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Geology and lithogeochemistry at the Hidden Creek massive sulphide deposit, Anyox, west-central British Columbia MacDonald, Robert W.J.

Abstract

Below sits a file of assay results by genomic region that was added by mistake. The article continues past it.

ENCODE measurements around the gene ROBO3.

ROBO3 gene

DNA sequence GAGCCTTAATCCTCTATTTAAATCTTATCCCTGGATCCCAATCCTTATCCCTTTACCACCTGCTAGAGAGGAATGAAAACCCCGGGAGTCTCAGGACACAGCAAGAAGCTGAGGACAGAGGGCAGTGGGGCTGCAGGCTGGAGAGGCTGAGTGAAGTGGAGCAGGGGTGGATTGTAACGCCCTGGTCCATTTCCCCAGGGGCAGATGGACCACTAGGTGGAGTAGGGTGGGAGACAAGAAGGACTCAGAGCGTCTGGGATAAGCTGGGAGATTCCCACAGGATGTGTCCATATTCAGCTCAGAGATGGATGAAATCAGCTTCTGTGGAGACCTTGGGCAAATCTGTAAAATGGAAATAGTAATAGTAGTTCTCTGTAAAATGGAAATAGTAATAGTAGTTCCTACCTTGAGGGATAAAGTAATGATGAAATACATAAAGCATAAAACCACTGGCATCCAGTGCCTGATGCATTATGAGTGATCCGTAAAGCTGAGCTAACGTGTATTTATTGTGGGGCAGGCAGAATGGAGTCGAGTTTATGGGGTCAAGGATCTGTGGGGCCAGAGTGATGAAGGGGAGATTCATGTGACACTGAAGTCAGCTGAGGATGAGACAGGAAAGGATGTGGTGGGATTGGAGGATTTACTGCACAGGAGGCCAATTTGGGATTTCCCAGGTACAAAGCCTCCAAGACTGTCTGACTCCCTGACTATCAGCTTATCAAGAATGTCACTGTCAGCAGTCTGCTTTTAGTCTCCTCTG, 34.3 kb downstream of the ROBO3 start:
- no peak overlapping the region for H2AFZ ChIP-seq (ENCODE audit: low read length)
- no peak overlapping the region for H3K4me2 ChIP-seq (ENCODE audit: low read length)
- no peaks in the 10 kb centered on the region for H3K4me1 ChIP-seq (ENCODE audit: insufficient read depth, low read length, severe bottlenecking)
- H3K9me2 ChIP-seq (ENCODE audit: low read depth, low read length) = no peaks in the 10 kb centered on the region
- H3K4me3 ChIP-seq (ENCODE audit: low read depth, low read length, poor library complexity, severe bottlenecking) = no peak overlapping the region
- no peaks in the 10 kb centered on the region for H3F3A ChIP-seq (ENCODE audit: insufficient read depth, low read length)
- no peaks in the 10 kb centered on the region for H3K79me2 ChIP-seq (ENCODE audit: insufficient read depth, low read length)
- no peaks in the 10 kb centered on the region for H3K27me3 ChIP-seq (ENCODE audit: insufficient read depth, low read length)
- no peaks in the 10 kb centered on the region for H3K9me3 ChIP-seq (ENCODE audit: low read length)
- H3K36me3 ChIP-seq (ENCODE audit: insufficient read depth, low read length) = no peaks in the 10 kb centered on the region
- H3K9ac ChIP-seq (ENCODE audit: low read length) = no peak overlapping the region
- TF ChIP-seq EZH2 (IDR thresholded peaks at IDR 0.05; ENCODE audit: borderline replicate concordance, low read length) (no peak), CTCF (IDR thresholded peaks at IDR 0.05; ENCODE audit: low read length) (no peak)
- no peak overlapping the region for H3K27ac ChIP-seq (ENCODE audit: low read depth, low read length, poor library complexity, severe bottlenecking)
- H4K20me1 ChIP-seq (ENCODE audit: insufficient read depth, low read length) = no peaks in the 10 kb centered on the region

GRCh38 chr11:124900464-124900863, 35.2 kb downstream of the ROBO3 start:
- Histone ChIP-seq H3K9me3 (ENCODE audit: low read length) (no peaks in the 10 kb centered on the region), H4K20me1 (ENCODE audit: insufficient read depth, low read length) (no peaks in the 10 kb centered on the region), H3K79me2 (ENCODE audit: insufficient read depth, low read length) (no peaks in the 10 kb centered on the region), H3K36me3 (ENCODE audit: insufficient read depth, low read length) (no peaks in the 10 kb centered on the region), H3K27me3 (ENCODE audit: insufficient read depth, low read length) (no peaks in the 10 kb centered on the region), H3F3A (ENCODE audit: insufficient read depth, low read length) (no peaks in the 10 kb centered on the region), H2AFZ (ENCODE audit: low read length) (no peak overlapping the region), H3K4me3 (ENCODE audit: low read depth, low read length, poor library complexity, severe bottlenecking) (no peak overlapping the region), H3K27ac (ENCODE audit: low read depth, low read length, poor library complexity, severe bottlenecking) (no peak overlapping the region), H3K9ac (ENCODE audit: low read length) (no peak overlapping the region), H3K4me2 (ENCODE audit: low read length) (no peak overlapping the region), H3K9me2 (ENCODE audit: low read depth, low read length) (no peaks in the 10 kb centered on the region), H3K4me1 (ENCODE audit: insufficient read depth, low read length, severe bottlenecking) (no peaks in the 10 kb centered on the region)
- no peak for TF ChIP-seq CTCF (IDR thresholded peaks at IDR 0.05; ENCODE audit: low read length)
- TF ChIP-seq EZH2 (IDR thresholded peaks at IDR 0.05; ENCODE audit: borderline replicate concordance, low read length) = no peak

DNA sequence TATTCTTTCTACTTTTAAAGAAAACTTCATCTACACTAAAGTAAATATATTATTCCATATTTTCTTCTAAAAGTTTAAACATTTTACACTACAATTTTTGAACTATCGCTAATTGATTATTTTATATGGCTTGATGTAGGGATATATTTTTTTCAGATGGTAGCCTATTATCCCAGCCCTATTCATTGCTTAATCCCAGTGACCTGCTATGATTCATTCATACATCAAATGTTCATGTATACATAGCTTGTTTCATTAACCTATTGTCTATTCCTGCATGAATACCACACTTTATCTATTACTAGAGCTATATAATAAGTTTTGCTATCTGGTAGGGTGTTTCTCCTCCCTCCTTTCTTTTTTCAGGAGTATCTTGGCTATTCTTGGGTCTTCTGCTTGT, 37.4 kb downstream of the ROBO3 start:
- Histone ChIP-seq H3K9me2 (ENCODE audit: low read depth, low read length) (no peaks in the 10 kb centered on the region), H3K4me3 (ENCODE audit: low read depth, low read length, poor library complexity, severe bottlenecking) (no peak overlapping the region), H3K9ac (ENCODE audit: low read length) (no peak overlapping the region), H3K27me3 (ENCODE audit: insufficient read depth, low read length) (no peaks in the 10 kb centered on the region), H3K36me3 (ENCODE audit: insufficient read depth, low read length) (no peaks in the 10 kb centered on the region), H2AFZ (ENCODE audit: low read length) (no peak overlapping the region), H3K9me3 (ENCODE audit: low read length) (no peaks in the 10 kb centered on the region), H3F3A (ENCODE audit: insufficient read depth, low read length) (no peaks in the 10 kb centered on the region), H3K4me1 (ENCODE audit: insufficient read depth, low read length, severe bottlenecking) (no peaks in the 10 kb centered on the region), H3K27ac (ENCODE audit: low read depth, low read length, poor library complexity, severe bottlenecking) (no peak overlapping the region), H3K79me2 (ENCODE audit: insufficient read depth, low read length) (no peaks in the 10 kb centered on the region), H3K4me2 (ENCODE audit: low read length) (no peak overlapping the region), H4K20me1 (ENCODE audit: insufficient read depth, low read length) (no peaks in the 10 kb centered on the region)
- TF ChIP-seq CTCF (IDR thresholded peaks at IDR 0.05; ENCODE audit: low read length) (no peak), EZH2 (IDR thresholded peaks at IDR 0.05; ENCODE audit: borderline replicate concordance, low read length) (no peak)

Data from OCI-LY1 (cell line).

The Hidden Creek deposit constitutes the largest accumulation of massive sulphides in the Anyox Pendant, a volcanic-sedimentary succession preserved as a roof pendant along the eastern margin of the Coast Plutonic Complex, about 160 kilometres north of Prince Rupert, B.C. The deposit produced 21 Mt of ore grading 1.57% Cu, 9.26 g/t Ag and 0.17 g/t Au. It consists of 8 ore zones that occur near the volcanic-sedimentary contact. Each ore zone includes a number of lenticular to sheet-like, massive sulphide bodies consisting of pyrite, pyrrhotite and lesser chalcopyrite, with minor sphalerite and magnetite. Stockwork veins in the upper volcanic and lower sedimentary sequence are interpreted as footwall feeders to the massive lenses. The Anyox volcanic rocks are tholeiitic basalts and basaltic andesites with Zr/Y[sub (avg)]=2.4 and Zr/Ti*1000[sub (avg)]=9.9. Although they are mainly normal mid-ocean ridge basalts (NMORB), it is possible to distinguish enriched (E-MORB) and transitional (T-MORB) groups. N-MORBs have P/Ti ratios 0.15 and are enriched in the LREE. T-MORBs are transitional between these two end-members. Hydrothermal alteration increases in proximity to mineralized zones. Chlorite-epidotequartz alteration is prevalent in the footwall volcanic rocks. Alteration in the sedimentary sequence is zoned outward from a quartz-chlorite core to a quartz-sericite-pyrite margin. In the sediment-hosted ores, quartz and calcite are the common gangue minerals, whereas in volcanic-hosted ores, Mg-Ca-Al silicates are common. There is a strong association between chalcopyrite and pyrrhotite in the sulphide lenses and in the underlying vein networks. Mass change calculations for the volcanic rocks indicates a progressive loss of CaO + Na₂0 and gain in MgO + FeO corresponding to breakdown of plagioclase and formation of chlorite during hydrothermal alteration. K has been added (now biotite) to upper volcanic rocks. Ti0₂/Zr ratios indicate that the detrital component in the sediments cannot be related to the volcanic rocks and must have been derived from a more evolved source. Chemical changes in the altered sediments are similar to those in the volcanic rocks, although they probably had higher initial K values. In the eastern Pacific Ocean, N-MORB is common but E-MORB and T-MORB are reported from Middle Valley on the Juan de Fuca Ridge, and along the East Pacific Rise from 11°-13°N. Alteration and mineralization in the sedimentary sequence at Hidden Creek are similar to sediment-hosted alteration and mineralization adjacent to sulfide deposits at Middle Valley and at Windy Craggy deposit (Triassic) in northern BC. Fluid inclusion data from the Hidden Creek deposit are similar to sediment-covered hydrothermal systems at Windy Craggy, and in the Guaymas Basin in the Gulf of California. The modern examples provide partial analogs for the seafloor setting and styles of mineralization at Anyox.

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